Adult weight management – we require analysis and evidence to develop a more holistic, supportive and fiscally sustainable approach to weight management for adults including the identification of the key elements of behaviour change interventions that are clinically and cost-effective in the longer-term, and which lead to maintained weight loss in the future.

Food Insecurity – food insecurity is of growing concern. While food poverty is linked to deprivation, we require research to understand the impact of food security on the quantity and quality of diets, any correlation with malnutrition, and consumer behaviour, and to model and consider interventions to mitigate longer-term health related outcomes.

Section 2: Details of policy context and background

The Government’s current obesity strategy was published in July 2020. This brought together the commitments from the Childhood Obesity Plan (chapters 1 and 2) and the Prevention Green Paper into a single, holistic approach to enabling everyone achieve and maintain a healthier weight.

The current priorities from this strategy include the delivery and implementation of legislation to support the creation of a healthier food environment for all. This has seen the formal introduction of calorie labelling in large businesses in the out of home sector and will see restrictions on the promotion and advertising of less healthy food come into force over the next 18 months. We are also committed to consulting on infant food and marketing.

We are also focused on driving effective industry reformulation of food to improve nutritional intake, quality of diets and to help people achieve and maintain a healthier weight. This is driven by some of our regulatory interventions, but also through voluntary reformulation programmes on sugar, salt and calories.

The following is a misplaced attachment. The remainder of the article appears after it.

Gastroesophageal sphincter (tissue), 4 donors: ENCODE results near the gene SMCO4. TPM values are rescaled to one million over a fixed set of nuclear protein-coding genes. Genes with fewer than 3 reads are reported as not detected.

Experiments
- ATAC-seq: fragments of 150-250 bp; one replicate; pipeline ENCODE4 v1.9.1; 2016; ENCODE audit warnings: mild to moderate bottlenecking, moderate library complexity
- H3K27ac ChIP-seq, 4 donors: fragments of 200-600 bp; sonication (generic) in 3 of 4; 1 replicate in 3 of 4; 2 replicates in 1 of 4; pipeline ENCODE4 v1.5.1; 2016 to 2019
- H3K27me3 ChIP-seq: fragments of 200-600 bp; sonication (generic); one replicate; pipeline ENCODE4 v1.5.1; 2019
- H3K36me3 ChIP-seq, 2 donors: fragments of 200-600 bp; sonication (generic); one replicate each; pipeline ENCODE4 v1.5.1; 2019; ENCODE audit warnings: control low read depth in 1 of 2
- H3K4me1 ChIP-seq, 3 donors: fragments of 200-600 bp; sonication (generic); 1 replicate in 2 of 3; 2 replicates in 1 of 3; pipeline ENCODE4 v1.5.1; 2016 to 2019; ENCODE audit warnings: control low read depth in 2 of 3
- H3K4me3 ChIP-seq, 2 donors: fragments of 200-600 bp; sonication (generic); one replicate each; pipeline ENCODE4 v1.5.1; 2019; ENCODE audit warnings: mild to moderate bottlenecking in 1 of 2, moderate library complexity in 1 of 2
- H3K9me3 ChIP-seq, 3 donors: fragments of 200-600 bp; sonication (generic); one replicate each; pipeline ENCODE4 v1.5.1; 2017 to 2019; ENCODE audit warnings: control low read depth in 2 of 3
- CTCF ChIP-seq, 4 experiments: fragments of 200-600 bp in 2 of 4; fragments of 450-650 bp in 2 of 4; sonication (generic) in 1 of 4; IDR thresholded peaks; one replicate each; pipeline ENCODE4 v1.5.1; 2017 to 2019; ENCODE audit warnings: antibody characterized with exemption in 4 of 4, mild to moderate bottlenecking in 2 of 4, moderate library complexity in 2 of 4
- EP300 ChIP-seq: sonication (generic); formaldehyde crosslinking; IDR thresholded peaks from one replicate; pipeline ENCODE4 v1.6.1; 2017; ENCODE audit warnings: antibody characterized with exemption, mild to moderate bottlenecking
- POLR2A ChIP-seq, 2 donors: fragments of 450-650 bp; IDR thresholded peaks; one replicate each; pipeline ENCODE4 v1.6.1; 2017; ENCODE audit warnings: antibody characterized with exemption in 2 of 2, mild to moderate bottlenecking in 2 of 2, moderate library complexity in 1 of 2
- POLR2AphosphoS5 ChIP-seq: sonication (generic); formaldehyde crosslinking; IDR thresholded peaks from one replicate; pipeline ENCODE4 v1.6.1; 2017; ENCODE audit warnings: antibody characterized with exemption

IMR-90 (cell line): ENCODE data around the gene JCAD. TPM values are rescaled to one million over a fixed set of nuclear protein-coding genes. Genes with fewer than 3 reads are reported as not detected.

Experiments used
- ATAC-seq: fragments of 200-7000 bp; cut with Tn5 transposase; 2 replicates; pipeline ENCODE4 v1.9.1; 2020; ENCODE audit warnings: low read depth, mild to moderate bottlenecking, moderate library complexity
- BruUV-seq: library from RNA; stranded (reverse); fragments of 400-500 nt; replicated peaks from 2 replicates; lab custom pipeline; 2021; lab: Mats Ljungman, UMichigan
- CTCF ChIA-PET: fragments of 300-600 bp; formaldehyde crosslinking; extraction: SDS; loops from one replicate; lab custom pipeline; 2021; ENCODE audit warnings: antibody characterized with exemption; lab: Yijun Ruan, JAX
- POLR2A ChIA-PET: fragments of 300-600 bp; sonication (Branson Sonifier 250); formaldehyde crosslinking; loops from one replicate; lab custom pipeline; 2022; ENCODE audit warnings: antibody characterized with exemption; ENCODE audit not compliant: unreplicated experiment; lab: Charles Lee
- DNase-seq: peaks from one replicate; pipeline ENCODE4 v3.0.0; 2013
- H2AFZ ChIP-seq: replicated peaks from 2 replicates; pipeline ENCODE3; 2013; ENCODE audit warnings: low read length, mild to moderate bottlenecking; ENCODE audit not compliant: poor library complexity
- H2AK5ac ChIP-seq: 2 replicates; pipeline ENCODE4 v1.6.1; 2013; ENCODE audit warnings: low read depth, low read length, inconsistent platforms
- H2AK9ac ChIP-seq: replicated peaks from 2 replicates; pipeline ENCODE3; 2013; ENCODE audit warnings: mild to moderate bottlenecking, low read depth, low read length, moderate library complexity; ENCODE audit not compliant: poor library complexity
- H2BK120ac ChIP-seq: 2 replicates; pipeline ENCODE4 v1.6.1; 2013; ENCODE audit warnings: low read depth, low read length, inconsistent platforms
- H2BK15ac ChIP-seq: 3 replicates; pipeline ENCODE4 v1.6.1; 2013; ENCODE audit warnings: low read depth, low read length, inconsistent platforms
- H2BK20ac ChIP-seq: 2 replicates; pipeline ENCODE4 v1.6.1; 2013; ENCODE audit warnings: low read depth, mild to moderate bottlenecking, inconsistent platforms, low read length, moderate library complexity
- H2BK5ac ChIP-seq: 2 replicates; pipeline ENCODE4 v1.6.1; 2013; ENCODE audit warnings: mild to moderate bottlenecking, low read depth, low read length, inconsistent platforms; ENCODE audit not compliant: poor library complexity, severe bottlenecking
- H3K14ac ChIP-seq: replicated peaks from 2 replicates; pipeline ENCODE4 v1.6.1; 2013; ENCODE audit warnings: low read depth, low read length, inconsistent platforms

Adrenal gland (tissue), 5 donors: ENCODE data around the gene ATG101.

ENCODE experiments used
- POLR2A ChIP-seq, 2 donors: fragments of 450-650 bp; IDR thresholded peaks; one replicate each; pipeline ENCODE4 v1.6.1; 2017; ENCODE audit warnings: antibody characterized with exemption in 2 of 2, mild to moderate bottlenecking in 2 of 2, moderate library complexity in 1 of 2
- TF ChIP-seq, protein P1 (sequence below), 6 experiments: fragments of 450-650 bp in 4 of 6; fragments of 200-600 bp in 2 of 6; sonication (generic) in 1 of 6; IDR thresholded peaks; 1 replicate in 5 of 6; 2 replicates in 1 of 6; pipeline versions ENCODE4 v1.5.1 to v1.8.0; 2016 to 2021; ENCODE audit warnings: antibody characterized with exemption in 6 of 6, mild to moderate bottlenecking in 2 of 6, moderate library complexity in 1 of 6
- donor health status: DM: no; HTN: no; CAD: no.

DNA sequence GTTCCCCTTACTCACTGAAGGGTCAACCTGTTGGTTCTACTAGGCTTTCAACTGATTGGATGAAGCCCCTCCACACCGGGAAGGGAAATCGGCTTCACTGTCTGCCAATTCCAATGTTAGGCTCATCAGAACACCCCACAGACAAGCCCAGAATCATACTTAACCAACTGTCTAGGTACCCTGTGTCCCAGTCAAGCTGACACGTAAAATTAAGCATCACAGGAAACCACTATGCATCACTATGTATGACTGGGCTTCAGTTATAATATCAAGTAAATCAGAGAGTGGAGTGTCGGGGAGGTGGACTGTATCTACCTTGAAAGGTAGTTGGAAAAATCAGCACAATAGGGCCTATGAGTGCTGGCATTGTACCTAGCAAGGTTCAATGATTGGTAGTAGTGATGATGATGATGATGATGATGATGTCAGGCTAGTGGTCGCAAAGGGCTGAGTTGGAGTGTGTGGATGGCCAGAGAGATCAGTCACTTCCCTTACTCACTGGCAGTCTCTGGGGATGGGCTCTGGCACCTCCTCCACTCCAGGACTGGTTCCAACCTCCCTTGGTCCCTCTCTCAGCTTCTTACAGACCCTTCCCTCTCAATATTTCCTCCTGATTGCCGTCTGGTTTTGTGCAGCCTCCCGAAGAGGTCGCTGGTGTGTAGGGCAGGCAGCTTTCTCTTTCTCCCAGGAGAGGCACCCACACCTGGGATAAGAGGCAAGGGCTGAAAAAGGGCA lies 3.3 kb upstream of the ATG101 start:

These interventions will support us in meeting our target to halve childhood obesity by 2030. But more action will be required to meet the challenges of the past and those of the future (e.g., cost of living). Areas of interest for the Office of Health Improvement and Disparities (OHID) in tackling obesity and improving diets include how we most effectively deliver the systems change that is needed to help everyone live healthier for longer. This includes better cross-working within government, how government (both central and local) partners effectively with other core agents of change including industry, community groups and the health service. Considering the challenges of cost of living, it also includes how government, and its partners, enable and ensure access to a greater range of affordable, healthy options for everyone.

Section 3: Justification for research topics (should include areas of expertise required)

Research is needed to support the full policy cycle from improving our understanding of policy problems and generating options for policy development, through to piloting/testing and full programme evaluation, where possible.

Types of research expertise and resource required includes access to and analysis of large datasets; evidence reviews; mixed methodology primary research skills, including experimental design; modelling; health economics; support for evaluation from advice to underpinning research and smaller-scale pilots; behavioural science; and horizon scanning techniques.

Section 4: Other related research activity of which the Unit will need to be aware

Applicants should consider how they would work with other PRUs that might have food, nutrition or healthy weight related research within their remit, such as PRUs on Public HealthBehavioural Science and Policy Innovation and Evaluation.

The NIHR has a large-scale programme of research on healthy weight, diet and nutrition, food systems and wider public health research of which applicants should be aware. This includes research which captures the wider determinants of health. The UK Prevention Research Partnership have also invested in research relevant to the themes set out above, for example SPECTRUM and GENIUS.